A couple weekends ago while at a dance club in Heidelberg, an interesting encounter took place. An event like this has never happened to me before, and thus it warrants attention here. The story below is recited to the best of my memory, but I cannot swear to the truth of every detail provided to me. I decided to share it here in its entirety so that my readers can glean their own opinions. The moral of the story is what is important, and although the information provided here has no citations, I believe what I was told to be the truth.

While dancing with my friends Tom, Anna, and Marina, two guys approached us and started rummaging through our jackets. Tom and I previously had our jackets stolen, so fearful of a repeat, we had placed all of our jackets on a vacant chair near where we were dancing so that we could keep an eye on them the whole time. Never trust wardrobes in Germany unless they are behind a counter! Anyway, the girls were the first to notice, and when I looked over, one guy was holding my jacket. “Hey! Whoa!” I shouted. The girls were quick come between him and I, but when the guy (who was obviously drunk) got sassy with them, I stepped in. I asked him what was going on and he replied (in British accented English) that someone had stolen his jacket and he was looking for it- and that we should mind our own business. Sympathizing with this poor soul (someone had absconded with my jacket in Heidelberg barely a month before), I asked him what color it was and offered to help him find it. To this he responded in a confused tone, “So, do we have to fight now?” Somewhat taken aback by the meekness of his voice but the provocative content of his statement, I laughed, grabbed our coats, turned back to my friends, and chalked the odd behavior up to his drunkenness. He walked away with his friend and continued searching for his jacket.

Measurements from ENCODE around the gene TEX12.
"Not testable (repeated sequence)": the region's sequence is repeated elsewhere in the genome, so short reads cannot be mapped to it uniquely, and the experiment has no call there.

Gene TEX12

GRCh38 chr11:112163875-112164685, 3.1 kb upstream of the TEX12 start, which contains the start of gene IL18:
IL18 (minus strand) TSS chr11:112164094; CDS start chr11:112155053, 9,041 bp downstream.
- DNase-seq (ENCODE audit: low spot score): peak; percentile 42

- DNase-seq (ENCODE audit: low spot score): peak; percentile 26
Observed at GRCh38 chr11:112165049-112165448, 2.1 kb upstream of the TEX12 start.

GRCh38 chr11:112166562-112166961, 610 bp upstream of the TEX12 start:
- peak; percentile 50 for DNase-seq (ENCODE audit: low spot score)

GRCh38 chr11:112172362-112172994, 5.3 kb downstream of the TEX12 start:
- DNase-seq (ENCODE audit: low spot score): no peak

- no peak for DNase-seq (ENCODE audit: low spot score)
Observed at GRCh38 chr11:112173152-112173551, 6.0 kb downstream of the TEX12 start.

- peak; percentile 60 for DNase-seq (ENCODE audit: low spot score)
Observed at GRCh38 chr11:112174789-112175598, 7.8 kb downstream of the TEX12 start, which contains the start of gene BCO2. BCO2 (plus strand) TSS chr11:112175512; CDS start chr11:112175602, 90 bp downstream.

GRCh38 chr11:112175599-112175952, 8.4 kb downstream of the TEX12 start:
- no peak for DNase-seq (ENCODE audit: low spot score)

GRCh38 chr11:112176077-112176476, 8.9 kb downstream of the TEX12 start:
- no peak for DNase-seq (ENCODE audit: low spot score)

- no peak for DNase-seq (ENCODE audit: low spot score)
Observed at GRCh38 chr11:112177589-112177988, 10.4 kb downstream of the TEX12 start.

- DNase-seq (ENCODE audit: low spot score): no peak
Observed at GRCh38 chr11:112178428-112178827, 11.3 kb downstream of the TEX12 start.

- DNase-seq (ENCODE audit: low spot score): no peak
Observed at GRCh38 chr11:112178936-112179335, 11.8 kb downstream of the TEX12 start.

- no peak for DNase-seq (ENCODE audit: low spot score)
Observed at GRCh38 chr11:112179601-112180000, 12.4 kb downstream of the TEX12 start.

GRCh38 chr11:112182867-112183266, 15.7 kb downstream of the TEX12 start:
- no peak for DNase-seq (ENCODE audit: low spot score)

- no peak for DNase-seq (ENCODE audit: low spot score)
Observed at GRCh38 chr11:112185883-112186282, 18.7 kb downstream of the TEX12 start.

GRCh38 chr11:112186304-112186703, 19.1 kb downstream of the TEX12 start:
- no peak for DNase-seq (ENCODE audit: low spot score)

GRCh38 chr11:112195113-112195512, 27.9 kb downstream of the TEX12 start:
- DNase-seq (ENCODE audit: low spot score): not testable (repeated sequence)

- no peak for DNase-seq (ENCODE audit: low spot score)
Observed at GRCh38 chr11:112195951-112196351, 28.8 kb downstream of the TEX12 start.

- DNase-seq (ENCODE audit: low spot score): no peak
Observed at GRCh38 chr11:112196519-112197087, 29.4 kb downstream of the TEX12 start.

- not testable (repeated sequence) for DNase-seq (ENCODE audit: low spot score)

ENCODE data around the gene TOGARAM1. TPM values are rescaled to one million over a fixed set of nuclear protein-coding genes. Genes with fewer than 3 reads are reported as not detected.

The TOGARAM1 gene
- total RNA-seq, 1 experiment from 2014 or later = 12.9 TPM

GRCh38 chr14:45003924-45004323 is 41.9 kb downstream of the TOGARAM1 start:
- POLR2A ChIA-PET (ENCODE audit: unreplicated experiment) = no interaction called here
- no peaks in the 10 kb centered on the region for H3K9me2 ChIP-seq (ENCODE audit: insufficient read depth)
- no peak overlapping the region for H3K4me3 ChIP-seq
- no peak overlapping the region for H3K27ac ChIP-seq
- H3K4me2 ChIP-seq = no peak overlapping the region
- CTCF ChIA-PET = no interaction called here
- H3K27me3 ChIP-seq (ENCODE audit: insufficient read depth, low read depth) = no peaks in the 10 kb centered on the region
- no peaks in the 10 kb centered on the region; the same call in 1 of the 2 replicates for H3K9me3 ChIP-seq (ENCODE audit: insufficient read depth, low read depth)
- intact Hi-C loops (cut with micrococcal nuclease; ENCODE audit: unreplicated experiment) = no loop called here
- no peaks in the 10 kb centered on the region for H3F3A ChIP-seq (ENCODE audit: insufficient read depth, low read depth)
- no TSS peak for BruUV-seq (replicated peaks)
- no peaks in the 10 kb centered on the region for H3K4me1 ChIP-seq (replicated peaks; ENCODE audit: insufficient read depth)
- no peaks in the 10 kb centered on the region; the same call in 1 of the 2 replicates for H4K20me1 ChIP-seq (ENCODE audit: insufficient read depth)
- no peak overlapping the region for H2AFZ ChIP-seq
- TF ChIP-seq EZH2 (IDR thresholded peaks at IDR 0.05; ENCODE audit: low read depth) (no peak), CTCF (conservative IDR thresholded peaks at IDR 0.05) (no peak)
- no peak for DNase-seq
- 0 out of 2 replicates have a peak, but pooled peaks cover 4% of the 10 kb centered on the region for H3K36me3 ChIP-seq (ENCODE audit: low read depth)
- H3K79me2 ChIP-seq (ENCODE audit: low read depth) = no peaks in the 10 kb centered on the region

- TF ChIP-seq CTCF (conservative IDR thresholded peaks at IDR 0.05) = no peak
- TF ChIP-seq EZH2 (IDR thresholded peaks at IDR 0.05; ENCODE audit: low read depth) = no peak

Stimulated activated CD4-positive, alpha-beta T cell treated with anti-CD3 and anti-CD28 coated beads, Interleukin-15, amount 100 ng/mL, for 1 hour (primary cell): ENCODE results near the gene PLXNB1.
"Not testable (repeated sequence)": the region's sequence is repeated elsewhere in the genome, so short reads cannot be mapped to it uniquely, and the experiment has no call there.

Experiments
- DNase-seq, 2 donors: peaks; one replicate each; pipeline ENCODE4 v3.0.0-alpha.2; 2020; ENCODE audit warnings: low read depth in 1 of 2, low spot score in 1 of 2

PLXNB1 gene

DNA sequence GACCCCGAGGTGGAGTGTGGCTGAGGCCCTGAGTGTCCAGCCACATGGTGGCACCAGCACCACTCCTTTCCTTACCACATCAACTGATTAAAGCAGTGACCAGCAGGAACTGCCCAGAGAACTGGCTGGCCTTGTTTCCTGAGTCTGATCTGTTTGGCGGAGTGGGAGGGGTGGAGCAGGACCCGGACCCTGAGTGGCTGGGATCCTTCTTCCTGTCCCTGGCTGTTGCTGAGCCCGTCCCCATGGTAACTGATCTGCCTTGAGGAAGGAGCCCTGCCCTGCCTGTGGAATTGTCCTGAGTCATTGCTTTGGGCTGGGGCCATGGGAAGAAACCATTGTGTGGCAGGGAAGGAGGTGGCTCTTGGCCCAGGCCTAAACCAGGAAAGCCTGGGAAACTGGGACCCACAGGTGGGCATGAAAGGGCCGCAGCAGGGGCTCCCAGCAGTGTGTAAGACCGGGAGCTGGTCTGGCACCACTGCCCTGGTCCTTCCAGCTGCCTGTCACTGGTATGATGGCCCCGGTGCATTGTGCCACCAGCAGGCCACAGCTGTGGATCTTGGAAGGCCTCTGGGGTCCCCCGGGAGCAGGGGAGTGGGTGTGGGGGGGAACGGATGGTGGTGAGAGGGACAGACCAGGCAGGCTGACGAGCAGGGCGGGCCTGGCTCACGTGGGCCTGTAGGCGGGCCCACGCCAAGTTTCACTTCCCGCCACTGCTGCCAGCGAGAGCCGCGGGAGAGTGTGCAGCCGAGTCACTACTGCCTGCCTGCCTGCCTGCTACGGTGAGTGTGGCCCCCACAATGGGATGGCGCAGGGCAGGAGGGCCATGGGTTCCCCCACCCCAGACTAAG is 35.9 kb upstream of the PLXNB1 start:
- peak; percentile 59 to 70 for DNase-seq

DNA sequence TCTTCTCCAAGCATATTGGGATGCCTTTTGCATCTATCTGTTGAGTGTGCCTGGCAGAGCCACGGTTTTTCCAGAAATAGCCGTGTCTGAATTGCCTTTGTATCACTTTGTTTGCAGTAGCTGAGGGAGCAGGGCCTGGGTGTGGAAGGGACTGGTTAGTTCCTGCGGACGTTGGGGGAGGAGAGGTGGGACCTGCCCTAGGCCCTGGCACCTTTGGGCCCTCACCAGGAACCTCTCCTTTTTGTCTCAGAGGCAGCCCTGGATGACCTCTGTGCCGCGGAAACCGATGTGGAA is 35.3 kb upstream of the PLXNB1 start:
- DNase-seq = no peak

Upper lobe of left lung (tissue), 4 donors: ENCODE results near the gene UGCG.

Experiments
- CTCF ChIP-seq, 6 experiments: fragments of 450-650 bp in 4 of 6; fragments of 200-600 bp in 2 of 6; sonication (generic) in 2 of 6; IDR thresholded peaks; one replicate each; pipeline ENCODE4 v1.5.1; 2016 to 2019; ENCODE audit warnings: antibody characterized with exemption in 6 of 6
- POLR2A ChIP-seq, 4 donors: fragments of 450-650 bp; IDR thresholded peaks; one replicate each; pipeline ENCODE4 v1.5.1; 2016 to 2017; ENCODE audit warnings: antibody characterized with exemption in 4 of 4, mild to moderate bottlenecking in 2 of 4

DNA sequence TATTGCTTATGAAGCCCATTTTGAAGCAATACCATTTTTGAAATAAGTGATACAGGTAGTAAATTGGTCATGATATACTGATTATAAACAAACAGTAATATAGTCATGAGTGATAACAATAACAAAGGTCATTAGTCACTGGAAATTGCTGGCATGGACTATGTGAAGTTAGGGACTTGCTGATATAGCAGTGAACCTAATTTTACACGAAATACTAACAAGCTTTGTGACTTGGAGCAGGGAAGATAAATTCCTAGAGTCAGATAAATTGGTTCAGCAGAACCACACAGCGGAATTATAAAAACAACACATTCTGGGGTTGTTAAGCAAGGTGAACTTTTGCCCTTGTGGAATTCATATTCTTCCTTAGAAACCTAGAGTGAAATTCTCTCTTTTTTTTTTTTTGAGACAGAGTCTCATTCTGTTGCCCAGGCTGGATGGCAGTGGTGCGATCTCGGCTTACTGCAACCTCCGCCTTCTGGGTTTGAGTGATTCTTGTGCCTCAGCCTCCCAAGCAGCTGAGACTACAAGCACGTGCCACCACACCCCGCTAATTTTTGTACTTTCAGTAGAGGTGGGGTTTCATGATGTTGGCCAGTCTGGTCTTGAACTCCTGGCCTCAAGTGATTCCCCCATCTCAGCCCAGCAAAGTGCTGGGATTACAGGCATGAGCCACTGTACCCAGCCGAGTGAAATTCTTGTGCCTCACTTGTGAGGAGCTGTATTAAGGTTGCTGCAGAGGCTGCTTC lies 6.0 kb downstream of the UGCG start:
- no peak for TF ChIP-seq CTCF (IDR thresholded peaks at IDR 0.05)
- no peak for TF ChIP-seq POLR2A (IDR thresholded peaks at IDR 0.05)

Five or ten minutes later, I saw them again. This time, he was clutching his missing jacket. “I’m glad you found it! I’m still looking for mine.” I exclaimed. Probably regretting his earlier behavior, he held out his hand for me to shake and said, “I’m sorry. There’s a lot of evil in the world.” What followed is the typical German greeting, which I have been through a thousand times before- what is your name, where are you from, what do you study etc. In America, these questions and their corresponding answers occur over a larger conversation. In Germany, these questions are always posed up front before anything else is discussed. Perhaps it is some sort of screening process to decide if one descends from an area or studies a subject that makes them a suitable candidate for further conversation, but I can’t be sure. I’ve never been turned down for a conversation based on my answers, so I suppose it’s just how Germans talk. In any case, Friedrich, as I learned his name to be, was stunned and excited when he learned I was an American living in Marburg and studying German History. He was from Hessen as well (the state Marburg is in), but I can’t recall many of the other standard details he gave me. It had been a long night full of improbable mischief by this point.